Jill Abramson, the first female executive editor of The New York Times, was abruptly and unceremoniously fired on Wednesday, reportedly stunning The Grey Lady’s newsroom.
Arthur Sulzberger Jr., the paper’s publisher and chairman, had a cryptic explanation for his cadre of confused journalists. “We had an issue with management in the newsroom,” he said. “And that’s what’s at the heart of this issue.”
But according to The New Yorker, Abramson may have offended her male bosses’ sensibilities by being too “pushy” over a wage gap between herself and the man who previously held the position as head editor. And “pushy” is hardly the harshest word recently used by colleagues to describe her.
A few weeks ago, Abramson discovered that her pay and pension benefits in both her most recent job as executive editor and previous role as managing editor did not measure up to the pay and benefits given to Bill Keller, the man she replaced in both jobs.
Perhaps inspired by the White House’s “War on Women” rhetoric, an unidentified associate of Abramson’s claimed she “confronted the top brass” about the pay disparity — a confrontation that supported management’s opinion of her as “pushy.”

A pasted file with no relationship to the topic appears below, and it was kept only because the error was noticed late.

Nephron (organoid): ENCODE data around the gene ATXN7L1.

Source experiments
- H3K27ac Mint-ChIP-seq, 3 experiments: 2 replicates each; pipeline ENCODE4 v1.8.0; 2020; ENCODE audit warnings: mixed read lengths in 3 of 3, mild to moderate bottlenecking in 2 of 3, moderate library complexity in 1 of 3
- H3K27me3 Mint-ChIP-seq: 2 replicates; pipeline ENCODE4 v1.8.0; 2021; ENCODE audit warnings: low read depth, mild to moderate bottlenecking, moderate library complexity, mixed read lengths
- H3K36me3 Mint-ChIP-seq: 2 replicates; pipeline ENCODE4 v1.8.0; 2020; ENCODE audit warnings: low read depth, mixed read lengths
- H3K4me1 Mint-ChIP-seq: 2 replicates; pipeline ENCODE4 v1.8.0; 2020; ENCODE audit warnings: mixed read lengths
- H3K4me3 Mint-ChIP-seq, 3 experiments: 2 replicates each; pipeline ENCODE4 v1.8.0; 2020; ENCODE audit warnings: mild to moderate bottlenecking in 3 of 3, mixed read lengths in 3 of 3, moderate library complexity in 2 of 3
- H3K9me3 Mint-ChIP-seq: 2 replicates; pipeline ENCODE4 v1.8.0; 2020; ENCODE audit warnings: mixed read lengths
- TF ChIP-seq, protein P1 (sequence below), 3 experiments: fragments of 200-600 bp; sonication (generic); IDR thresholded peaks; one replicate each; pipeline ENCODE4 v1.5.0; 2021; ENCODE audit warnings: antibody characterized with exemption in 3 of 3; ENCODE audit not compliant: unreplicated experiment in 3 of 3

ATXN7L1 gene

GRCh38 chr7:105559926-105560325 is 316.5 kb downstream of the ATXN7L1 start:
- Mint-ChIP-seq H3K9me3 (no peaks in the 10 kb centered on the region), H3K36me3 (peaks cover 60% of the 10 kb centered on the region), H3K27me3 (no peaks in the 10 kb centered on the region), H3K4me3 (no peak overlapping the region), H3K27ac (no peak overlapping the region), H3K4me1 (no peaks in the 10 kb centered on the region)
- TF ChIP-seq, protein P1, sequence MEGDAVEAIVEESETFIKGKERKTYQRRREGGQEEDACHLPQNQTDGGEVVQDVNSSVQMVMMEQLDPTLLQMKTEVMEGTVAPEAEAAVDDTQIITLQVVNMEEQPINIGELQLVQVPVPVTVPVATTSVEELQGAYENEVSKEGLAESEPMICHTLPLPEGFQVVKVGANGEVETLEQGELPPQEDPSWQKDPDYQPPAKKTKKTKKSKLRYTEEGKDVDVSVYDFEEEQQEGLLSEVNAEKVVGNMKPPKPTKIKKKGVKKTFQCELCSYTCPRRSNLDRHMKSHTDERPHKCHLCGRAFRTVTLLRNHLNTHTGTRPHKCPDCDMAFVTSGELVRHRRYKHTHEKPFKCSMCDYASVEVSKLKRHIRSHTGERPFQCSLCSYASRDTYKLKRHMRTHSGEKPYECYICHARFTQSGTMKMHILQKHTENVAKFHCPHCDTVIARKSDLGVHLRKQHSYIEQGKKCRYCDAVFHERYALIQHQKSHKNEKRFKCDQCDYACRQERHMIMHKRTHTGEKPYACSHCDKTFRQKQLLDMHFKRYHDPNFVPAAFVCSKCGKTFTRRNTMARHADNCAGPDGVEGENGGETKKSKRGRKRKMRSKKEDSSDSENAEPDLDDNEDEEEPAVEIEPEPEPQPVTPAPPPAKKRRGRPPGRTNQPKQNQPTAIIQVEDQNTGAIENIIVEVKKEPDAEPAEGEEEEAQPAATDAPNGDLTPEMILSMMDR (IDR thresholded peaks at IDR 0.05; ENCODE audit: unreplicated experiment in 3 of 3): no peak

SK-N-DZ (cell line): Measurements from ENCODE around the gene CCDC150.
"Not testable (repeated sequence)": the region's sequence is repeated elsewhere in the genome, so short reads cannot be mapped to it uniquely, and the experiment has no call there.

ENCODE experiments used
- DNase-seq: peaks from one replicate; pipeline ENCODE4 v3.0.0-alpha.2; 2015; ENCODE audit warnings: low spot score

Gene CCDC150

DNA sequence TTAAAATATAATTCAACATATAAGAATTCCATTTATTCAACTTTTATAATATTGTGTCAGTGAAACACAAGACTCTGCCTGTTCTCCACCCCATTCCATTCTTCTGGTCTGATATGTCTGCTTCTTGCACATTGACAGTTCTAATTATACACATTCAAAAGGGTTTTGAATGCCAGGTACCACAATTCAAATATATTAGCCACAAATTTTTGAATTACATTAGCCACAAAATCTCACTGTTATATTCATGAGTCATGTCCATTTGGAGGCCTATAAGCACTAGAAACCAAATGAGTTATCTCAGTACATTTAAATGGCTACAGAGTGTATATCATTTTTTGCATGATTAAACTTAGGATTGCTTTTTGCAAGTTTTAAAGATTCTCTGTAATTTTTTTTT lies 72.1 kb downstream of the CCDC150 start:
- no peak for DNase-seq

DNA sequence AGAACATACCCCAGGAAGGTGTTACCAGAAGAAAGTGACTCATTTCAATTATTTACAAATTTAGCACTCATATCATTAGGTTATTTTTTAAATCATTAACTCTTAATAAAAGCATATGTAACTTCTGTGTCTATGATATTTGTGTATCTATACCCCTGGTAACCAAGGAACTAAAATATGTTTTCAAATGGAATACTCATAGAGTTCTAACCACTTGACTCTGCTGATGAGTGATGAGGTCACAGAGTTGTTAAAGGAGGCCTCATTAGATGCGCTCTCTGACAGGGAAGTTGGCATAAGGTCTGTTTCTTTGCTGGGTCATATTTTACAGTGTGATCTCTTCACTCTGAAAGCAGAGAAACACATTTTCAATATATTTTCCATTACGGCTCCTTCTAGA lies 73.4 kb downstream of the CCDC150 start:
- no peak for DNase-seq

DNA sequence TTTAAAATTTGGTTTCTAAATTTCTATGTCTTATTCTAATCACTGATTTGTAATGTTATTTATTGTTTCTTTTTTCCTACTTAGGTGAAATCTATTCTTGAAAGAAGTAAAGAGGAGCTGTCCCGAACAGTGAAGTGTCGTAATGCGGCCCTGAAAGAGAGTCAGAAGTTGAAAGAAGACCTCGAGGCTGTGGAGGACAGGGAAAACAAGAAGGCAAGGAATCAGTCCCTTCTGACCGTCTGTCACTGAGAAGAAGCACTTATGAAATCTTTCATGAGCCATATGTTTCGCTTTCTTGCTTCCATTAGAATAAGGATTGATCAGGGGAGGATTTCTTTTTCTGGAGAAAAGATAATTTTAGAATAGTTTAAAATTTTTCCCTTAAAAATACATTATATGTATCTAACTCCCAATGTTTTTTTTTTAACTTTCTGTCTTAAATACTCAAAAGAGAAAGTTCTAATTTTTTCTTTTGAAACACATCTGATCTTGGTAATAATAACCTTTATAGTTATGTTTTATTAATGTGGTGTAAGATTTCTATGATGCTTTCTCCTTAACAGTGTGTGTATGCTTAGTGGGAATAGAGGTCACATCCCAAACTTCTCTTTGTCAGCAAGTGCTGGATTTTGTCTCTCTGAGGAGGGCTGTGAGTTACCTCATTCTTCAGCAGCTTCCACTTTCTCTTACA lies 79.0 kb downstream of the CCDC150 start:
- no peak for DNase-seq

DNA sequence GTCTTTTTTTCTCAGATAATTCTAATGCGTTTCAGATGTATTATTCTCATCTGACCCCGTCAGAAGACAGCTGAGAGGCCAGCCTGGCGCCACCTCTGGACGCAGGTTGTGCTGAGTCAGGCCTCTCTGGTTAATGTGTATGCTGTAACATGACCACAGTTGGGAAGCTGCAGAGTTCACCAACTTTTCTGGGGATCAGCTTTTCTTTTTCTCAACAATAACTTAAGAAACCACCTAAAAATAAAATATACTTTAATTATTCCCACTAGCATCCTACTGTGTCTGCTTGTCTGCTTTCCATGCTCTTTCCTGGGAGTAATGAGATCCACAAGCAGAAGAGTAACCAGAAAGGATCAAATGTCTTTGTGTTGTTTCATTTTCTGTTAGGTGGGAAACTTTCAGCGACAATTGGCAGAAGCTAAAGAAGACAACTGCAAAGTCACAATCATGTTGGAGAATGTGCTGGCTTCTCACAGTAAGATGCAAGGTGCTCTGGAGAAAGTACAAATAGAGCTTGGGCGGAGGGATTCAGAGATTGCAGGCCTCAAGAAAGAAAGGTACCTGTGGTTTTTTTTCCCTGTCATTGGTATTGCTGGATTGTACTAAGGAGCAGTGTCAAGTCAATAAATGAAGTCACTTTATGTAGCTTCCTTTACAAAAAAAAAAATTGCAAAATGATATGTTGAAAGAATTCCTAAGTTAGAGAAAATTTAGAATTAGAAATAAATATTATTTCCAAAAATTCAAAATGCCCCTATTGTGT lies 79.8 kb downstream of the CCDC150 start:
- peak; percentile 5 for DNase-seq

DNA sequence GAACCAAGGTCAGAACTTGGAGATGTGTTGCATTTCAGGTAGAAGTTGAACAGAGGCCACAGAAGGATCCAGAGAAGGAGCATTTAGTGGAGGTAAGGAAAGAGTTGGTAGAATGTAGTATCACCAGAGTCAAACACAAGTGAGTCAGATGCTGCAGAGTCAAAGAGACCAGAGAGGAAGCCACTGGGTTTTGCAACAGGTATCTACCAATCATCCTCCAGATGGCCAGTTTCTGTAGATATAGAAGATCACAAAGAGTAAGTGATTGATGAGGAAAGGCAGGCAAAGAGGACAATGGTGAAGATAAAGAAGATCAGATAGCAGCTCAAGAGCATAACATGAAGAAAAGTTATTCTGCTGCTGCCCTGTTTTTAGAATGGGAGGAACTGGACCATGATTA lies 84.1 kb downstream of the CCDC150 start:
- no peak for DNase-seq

“She had a lawyer make polite inquiries about the pay and pension disparities, which set them off,” another colleague told The New Yorker. While the difference in pay was reportedly corrected, it clearly came too late to make much of a difference for Abramson.
Rumors of Abramson’s abrasive relationship with her colleagues and subordinates are nothing new, and some of the criticism seems well deserved. But reports on her standing in The New York Times’ newsroom reveal what may be construed as a sexist double standard.
In April of 2013, Politico reported on an altercation between then-managing editor Dean Baquet and Abramson. Baquet expressed remorse that he became so angry in full view of his reporters, lamenting the message it might reinforce.
“I think there’s a really easy caricature that some people have bought into, of the bitchy woman character and the guy who is sort of calmer,” he explained at the time. “That, I think, is a little bit of an unfair caricature.”
Baquet was tapped to replace Abramson as top editor on Wednesday — suggesting that perhaps The New York Times’ management bought into that caricature more than he first assumed.
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